CALGARY -- Watchdog group Zoocheck Canada is calling for surveillance cameras in all animal enclosures following the puzzling drowning deaths of several penguins at the Calgary Zoo.

Zoo officials have said a colony of 22 Humboldt penguins was fine when a zookeeper left Wednesday afternoon. Seven were found dead when staff arrived Thursday morning.

The zoo has called the deaths baffling and says an investigation is looking into what happened, including the possibility that something caused the penguins to panic before they drowned.

"It's hard to imagine that an animal like a penguin can drown overnight," Julie Woodyear with Zoocheck in Toronto said Friday.

"These are animals that can go and swim for very long periods of time, days on end."

The zoo's penguin exhibit had been closed for maintenance and the colony was staying in a back holding room with two pools. While the building has cameras in public areas, there are no cameras in the back, said zoo spokeswoman Larissa Mark.

The 15 remaining Humboldt penguins were kept in the holding area but staff closed access to the pools Thursday night.

Jamie Dorgan, director of animal care, has said staff sampled the water and checked temperature and air conditioners, but nothing was out of sorts. Necropsies on the penguins confirmed they drowned.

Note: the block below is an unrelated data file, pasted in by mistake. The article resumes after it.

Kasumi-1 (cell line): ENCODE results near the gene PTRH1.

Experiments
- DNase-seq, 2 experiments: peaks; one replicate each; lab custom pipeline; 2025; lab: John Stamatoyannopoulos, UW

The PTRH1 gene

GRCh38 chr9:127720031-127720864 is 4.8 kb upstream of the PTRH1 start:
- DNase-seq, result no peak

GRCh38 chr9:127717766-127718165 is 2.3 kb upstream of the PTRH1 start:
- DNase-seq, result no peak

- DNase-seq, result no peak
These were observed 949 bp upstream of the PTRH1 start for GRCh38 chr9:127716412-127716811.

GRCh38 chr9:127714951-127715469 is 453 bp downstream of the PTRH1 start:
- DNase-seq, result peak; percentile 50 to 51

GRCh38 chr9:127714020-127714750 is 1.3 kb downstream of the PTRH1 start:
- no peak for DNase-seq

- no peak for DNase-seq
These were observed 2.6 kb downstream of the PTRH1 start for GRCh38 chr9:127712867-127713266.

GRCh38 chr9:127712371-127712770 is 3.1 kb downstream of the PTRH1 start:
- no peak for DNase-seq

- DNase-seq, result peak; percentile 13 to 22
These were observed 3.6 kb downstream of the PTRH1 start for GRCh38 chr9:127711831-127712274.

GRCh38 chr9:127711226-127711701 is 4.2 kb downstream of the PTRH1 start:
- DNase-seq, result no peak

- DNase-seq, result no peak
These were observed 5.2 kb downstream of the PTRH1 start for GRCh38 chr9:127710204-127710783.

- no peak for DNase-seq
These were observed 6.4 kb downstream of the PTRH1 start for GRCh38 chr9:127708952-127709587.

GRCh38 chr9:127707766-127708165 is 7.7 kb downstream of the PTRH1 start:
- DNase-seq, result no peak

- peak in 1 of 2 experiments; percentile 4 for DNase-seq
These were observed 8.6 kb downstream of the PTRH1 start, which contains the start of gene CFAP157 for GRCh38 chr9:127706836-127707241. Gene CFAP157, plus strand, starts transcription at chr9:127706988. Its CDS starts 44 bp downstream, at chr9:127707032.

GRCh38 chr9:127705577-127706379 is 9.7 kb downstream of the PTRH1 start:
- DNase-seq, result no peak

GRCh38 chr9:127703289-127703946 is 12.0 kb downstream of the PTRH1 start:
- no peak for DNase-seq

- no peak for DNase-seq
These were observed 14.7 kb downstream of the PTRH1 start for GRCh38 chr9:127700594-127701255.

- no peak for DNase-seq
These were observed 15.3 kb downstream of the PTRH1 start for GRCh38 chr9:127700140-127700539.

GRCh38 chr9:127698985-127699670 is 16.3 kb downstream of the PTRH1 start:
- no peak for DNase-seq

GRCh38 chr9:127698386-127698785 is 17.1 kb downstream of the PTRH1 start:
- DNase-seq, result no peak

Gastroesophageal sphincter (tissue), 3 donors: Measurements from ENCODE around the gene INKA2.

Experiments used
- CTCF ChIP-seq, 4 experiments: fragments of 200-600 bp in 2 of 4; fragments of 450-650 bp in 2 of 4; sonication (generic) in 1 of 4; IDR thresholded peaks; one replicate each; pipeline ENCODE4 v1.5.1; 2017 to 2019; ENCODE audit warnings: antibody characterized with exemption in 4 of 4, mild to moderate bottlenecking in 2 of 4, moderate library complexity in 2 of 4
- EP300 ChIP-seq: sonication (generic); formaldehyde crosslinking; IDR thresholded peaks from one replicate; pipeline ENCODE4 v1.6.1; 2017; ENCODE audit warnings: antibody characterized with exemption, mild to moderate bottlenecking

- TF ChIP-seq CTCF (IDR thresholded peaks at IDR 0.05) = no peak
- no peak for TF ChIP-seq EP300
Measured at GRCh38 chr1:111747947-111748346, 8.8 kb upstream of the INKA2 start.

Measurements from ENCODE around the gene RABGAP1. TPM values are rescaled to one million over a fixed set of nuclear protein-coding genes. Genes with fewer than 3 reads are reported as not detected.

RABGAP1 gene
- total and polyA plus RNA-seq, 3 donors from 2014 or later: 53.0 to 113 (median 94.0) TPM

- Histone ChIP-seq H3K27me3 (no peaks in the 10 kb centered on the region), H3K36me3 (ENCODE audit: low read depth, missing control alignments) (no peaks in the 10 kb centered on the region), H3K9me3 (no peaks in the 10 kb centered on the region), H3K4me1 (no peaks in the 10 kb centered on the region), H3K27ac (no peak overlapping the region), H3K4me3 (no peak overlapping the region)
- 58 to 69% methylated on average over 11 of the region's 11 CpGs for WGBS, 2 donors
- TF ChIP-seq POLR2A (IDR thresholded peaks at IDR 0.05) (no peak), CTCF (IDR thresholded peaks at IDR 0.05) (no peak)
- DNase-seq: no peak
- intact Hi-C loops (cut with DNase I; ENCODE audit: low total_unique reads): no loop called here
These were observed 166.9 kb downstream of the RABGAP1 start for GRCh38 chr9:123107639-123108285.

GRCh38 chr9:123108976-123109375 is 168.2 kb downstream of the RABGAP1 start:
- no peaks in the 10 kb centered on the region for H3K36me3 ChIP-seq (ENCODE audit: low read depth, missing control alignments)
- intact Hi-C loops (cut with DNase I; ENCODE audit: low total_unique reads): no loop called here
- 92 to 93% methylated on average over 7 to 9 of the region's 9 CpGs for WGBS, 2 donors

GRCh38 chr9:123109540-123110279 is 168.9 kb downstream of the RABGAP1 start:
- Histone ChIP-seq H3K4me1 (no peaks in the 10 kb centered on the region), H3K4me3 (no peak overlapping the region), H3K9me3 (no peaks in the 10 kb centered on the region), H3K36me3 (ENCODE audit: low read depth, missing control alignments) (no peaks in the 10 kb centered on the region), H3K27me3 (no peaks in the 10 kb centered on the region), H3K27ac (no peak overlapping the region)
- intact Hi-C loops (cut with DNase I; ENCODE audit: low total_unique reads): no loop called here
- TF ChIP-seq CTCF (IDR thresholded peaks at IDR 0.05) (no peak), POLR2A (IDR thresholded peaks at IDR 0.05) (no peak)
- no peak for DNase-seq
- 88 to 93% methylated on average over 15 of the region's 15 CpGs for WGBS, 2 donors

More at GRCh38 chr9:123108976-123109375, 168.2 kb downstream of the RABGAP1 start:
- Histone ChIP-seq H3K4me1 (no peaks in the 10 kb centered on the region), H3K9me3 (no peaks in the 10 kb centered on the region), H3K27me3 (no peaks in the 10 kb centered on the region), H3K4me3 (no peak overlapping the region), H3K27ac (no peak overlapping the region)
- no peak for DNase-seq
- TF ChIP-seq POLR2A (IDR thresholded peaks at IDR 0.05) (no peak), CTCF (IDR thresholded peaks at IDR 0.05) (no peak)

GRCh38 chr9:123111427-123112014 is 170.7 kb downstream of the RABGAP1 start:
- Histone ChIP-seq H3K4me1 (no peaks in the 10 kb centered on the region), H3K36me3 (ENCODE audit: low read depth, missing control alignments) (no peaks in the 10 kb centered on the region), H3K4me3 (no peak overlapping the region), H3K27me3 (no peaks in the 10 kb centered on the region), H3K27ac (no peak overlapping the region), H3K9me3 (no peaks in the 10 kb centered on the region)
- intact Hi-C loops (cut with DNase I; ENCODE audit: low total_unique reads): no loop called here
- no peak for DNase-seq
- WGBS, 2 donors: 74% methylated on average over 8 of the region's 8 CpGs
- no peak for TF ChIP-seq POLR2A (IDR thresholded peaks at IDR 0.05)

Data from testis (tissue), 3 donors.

Woodyear believes the deaths may never be solved.

"I don't think we're ever going to get the answers about what happened here, because there were no surveillance cameras in there. There's no good excuse for that."

She said zoos around the world spend most of their money building and refurbishing animal exhibits instead of on animal welfare, and should include surveillance cameras.

If cameras had been keeping track of the penguins -- and staff had been monitoring them -- the birds might have been saved, Woodyear said.

"They're responsible for keeping these animals safe in a captive environment. Seven animals died in one night and they don't know why."

The zoo has been criticized before over the deaths of several of its animals. In 2008, about 40 stingrays died because of a lack of dissolved oxygen in a tank. Earlier this year, an otter drowned after it became entangled in a pair of jeans it had been given to play with.

Humboldt penguins live off the coasts of Chile and Peru and, although they don't migrate as much as other penguins, they're still built for water.

Ginger Rebstock, a penguin researcher at the University of Washington in Seattle, said they can swim for hundreds of kilometres and sleep on choppy water.

"I really can't imagine a penguin drowning without something being wrong with the penguin or the water it's in," Rebstock said.

They still need to breathe every few minutes and could drown if trapped by something such as a fishing net, she added. They might also panic if a predator is nearby.

Rebstock is at a loss to explain what may have happened to the penguins that drowned in what should have been a safe zoo environment. "I'm totally baffled by it as well."

Naturalist Brian Keating, a former employee at the Calgary Zoo, called the deaths sad and weird. He hopes staff figure out what went wrong so it doesn't happen again.

Having video footage would help solve the mystery, he added, but no one would think that such docile animals and avid swimmers would need to be monitored.

"You don't think of anything adverse happening. I mean, they're penguins."